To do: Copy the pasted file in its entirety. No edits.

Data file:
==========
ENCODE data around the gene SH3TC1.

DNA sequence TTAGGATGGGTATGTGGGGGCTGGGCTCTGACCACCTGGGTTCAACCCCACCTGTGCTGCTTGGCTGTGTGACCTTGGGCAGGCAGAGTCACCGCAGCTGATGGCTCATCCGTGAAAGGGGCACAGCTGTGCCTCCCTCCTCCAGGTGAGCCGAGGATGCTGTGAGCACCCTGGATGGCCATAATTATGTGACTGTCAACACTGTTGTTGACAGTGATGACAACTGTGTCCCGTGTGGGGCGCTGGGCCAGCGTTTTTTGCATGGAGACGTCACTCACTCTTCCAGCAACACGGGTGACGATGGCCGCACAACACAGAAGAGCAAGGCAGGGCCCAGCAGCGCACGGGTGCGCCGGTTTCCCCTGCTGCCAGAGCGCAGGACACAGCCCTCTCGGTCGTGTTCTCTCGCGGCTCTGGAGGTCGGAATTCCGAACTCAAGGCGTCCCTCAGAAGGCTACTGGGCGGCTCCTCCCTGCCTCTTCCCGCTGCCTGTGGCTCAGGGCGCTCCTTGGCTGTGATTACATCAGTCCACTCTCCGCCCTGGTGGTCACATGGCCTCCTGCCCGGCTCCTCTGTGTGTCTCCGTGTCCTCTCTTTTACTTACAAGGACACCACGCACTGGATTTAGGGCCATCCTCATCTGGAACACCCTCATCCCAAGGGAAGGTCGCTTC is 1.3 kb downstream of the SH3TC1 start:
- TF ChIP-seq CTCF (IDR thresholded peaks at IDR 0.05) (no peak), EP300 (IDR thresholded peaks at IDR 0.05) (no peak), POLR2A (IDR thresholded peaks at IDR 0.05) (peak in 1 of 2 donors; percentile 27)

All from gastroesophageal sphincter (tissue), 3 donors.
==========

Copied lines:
ENCODE data around the gene SH3TC1.

DNA sequence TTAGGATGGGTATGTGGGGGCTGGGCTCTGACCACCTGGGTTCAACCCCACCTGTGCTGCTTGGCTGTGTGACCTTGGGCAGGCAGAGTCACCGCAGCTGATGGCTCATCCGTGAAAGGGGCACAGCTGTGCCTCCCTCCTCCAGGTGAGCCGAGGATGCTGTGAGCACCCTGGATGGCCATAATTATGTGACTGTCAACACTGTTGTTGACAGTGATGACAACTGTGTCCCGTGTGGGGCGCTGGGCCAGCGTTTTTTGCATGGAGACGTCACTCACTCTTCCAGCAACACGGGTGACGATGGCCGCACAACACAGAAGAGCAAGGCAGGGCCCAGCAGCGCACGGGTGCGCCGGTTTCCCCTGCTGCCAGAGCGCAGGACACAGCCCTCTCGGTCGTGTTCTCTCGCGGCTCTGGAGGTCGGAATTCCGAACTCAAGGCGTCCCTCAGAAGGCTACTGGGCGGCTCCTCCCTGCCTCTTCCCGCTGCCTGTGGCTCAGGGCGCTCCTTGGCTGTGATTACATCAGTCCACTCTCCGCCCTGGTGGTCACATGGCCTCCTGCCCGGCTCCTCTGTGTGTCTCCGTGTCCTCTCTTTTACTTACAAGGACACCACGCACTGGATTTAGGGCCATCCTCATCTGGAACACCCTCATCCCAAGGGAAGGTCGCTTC is 1.3 kb downstream of the SH3TC1 start:
- TF ChIP-seq CTCF (IDR thresholded peaks at IDR 0.05) (no peak), EP300 (IDR thresholded peaks at IDR 0.05) (no peak), POLR2A (IDR thresholded peaks at IDR 0.05) (peak in 1 of 2 donors; percentile 27)

All from gastroesophageal sphincter (tissue), 3 donors.